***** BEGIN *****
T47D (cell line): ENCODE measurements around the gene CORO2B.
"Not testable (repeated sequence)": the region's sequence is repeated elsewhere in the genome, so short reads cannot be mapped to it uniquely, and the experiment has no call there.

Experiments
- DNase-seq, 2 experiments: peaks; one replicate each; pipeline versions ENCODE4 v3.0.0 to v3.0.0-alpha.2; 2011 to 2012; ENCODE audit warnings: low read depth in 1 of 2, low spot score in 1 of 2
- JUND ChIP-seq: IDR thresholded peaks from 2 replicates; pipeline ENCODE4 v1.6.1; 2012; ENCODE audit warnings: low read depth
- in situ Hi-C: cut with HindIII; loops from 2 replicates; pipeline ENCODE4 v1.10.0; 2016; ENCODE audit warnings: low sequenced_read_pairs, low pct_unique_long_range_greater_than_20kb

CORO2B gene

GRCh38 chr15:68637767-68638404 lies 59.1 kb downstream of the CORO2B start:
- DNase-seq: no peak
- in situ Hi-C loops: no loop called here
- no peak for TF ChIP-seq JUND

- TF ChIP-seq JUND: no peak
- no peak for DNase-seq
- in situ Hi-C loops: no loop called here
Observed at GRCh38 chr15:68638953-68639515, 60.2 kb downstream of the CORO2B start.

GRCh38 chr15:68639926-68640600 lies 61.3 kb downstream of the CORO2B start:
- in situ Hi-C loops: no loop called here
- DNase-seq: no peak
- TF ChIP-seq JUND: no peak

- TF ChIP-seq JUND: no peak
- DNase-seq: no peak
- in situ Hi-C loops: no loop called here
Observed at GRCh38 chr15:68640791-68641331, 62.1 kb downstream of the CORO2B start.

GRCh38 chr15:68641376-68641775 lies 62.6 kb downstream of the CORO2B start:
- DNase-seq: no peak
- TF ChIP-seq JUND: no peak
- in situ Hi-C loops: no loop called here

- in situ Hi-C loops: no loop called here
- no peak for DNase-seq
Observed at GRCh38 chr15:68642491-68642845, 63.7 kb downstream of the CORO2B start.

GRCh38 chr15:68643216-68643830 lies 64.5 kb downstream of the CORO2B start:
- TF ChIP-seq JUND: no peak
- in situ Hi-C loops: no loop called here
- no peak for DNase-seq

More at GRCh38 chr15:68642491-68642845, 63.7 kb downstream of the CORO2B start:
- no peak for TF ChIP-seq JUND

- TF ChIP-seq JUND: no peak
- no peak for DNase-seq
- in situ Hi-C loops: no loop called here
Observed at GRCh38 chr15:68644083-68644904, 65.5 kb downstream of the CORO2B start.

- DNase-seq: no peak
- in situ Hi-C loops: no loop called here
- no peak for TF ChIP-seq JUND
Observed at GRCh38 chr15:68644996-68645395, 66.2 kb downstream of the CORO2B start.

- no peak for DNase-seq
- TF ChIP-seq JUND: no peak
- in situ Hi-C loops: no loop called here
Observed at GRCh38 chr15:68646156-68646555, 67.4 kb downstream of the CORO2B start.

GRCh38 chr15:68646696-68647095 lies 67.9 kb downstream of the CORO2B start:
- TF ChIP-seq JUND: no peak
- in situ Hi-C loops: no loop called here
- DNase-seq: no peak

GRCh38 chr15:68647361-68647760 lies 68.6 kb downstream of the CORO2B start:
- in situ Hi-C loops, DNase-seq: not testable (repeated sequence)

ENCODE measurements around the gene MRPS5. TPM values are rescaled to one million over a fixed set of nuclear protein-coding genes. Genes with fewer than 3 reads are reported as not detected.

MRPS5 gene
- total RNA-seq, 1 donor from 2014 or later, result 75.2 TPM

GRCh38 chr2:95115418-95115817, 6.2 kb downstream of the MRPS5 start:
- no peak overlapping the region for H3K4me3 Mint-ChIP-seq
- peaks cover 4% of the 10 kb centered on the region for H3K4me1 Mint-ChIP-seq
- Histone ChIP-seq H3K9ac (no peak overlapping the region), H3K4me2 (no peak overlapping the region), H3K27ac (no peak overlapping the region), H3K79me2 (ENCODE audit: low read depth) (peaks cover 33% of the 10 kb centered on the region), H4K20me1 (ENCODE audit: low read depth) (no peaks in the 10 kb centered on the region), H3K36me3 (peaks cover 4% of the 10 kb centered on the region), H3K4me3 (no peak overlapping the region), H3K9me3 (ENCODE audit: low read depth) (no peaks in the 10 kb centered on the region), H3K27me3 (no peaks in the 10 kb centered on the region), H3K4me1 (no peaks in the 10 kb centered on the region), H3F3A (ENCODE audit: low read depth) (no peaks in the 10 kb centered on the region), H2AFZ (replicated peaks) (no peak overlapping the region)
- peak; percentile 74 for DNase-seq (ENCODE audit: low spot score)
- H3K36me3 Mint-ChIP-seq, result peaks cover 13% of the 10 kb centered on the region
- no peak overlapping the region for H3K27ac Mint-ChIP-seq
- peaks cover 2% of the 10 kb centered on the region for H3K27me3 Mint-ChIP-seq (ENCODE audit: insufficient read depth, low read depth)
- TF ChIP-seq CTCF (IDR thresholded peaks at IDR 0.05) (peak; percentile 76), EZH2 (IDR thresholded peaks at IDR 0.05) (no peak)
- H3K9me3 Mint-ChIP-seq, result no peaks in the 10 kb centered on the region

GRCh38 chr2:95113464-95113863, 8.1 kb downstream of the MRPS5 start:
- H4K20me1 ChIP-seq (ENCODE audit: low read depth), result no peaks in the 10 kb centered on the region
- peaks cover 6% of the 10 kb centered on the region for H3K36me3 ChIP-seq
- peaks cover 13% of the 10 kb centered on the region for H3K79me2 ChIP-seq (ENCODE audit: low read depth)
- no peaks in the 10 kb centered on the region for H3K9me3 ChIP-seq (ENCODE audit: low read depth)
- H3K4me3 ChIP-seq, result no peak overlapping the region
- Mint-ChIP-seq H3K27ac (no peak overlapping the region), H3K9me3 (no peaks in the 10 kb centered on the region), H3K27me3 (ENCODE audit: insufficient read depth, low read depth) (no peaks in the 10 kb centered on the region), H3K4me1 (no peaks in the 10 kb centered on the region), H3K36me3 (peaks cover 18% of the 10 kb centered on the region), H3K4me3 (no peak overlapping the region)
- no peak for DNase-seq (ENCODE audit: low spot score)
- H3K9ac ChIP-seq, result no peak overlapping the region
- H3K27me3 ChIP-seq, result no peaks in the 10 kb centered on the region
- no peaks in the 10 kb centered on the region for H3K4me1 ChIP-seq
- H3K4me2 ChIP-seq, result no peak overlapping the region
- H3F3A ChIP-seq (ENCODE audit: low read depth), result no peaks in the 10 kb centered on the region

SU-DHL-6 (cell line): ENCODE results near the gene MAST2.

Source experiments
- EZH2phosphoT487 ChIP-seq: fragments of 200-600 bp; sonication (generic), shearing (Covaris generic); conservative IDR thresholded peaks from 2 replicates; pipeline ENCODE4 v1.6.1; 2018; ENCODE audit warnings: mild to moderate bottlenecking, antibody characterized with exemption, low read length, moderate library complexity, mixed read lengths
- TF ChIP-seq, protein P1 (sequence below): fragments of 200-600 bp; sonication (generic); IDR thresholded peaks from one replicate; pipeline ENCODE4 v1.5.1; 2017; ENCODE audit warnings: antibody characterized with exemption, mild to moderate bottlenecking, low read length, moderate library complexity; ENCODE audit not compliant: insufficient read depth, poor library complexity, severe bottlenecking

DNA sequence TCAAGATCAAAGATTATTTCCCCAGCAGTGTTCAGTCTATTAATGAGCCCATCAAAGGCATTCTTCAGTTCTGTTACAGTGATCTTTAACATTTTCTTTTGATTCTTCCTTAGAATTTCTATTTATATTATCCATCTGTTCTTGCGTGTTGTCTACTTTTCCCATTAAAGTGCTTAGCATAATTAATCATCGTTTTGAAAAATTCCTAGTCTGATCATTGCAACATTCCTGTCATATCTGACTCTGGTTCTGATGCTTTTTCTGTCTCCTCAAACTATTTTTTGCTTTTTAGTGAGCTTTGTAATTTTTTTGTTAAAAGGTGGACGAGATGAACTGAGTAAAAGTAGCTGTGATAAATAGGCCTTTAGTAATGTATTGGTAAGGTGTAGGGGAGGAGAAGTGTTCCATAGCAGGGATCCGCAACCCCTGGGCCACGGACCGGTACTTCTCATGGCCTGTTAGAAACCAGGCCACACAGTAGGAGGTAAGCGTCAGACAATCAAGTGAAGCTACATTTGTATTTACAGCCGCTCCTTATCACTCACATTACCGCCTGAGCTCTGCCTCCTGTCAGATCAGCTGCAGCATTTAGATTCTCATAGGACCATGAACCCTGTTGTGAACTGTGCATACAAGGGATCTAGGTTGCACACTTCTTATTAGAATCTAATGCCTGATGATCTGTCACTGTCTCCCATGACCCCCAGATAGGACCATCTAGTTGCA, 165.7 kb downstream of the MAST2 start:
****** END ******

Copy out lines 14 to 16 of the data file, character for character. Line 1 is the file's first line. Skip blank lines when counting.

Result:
- in situ Hi-C loops: no loop called here
Observed at GRCh38 chr15:68638953-68639515, 60.2 kb downstream of the CORO2B start.

GRCh38 chr15:68639926-68640600 lies 61.3 kb downstream of the CORO2B start: